I’m saddened by the recent passing of talented folks from Hollywood’s Golden Age:
TONY CURTIS - A Hollywood legend! Tony Curtis appeared in big-budget films, and was an Oscar-nominee for his work on The Defiant Ones. He starred in Operation Petticoat, Some Like It Hot, Spartacus, The Great Race, Sex and the Single Girl, Rosemary’s Baby, and The Boston Strangler. He originally cut his teeth in 1950’s gems - Winchester ‘73, Sweet Smell of Success, and Trapeze. His movie idol was Cary Grant, and co-starred with such screen icons as Burt Lancaster, Kirk Douglas, Jack Lemmon, Natalie Wood, James Stewart, Marilyn Monroe, Henry Fonda, Jerry Lewis, Lauren Bacall, Peter Falk, Mia Farrow, and Sidney Poitier. Tony Curtis was 85.
EDDIE FISHER - Most notably known for his high profile marriages to Debbie Reynolds and Elizabeth Taylor. However, Fisher was the total package: singer, actor, personality. He had his own television show in the 1950’s, and appeared with Taylor in Butterfield 8 in 1960. She won an Oscar for her performance. Eddie Fisher was 82.
GLORIA STUART - A career spanning seven decades, Stuart is remembered for her role as Claude Rains’ girl in The Invisible Man in 1933, and her performance as the elder Rose Dawson Calvert in the Best Picture of 1997 – The Titanic (her younger counterpart was played by Kate Winslet). Other movies include Gold Diggers of 1935, Roman Scandals, Rebecca of Sunnybrook Farm, and My Favorite Year. Gloria Stuart was 100.
ARTHUR PENN - A top-notch director of fine work on stage and screen. His critical acclaim on Broadway with Two for the Seesaw, Wait until Dark, and The Miracle Worker led to controversial assignments in Hollywood. In fact, he was reunited with Anne Bancroft and Patty Duke in telling Helen Keller’s story on screen. He also helped changed the way motion pictures were presented in 1967 when he directed the adult-themed Bonnie and Clyde. Other sensational films he directed include Little Big Man and The Missouri Breaks. Arthur Penn died the day after his 88th birthday.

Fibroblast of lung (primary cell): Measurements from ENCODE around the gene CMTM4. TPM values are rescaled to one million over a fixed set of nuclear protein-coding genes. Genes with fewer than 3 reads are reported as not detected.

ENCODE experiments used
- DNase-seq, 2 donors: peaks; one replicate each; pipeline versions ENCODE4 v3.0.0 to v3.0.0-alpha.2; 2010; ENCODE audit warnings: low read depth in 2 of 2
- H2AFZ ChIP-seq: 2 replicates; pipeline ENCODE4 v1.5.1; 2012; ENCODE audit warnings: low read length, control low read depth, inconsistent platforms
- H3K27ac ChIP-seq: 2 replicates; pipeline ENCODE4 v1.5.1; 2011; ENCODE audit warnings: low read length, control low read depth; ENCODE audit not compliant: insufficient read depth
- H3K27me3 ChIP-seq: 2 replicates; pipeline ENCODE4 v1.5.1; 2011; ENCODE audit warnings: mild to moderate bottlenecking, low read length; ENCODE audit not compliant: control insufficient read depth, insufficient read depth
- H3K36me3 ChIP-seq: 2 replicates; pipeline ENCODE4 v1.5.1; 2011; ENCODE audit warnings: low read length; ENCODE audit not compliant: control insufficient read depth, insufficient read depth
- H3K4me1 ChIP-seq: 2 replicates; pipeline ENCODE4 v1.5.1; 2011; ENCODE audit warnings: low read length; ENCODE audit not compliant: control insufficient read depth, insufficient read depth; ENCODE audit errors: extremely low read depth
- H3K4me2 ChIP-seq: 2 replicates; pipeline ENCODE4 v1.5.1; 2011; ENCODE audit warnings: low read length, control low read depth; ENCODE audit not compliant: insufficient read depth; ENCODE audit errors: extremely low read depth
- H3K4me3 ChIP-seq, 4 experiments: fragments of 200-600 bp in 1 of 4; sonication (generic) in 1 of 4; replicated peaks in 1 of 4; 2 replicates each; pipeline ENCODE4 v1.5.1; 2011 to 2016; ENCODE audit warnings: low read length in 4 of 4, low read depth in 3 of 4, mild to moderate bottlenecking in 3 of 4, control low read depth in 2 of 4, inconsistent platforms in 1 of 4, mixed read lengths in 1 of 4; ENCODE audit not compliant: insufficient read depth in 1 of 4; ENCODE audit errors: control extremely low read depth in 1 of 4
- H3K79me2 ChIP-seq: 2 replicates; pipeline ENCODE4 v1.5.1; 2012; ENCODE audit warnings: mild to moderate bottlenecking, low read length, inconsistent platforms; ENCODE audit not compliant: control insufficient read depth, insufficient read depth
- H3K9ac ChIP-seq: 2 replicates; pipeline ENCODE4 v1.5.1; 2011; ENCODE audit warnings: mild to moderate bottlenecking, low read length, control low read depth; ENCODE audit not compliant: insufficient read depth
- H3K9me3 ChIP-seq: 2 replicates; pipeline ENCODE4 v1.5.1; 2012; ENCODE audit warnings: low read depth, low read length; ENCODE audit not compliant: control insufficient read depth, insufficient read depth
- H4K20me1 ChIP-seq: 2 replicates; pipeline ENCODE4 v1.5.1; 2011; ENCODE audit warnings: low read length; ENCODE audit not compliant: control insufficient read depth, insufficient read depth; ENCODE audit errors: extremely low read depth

ART GILMORE - One of the fine voiceover stars of movie trailers, Gilmore promoted such important films as It’s A Wonderful Life, White Christmas, Rear Window, and Vertigo. On television, Gilmore was the announcer for Red Skelton on CBS and NBC. He also lent his voice (or appeared) on Highway Patrol, Dragnet, The Mary Tyler Moore Show, and The Waltons. He got his start in radio on the Amos ’n Andy program. Gilmore served as a National President of the American Federation of Television and Radio Artists from 1961-1963; and was a co-founder of the Pacific Pioneer Broadcasters (I proudly belong to both). Art Gilmore was 98.
JOE MANTELL - Nominated for Best Supporting Actor for the 1955 Oscar-winning film – Marty. He also appeared in The Birds, and Chinatown. He was memorable in several episodes of The Twilight Zone. Joe Mantell was 94.
GRACE BOYD - Widow of William Boyd, the actor who played Hopalong Cassidy in movies and television. She was an actress in the 1930’s and 1940’s, most notably in Two Mugs from Brooklyn with William Bendix (an actor featured in Forgotten Hollywood Forgotten History). She retired from acting after they were married. She devoted her life to his memory after he passed away in 1972, appearing at Western conventions and Hopalong Cassidy tributes. Grace Boyd was 97.
Some of these folks may not be familiar to the average film-goer. But, they’re pioneers in their craft, and all should be remembered for the body of their work.
Causes Manny Pacheco Supports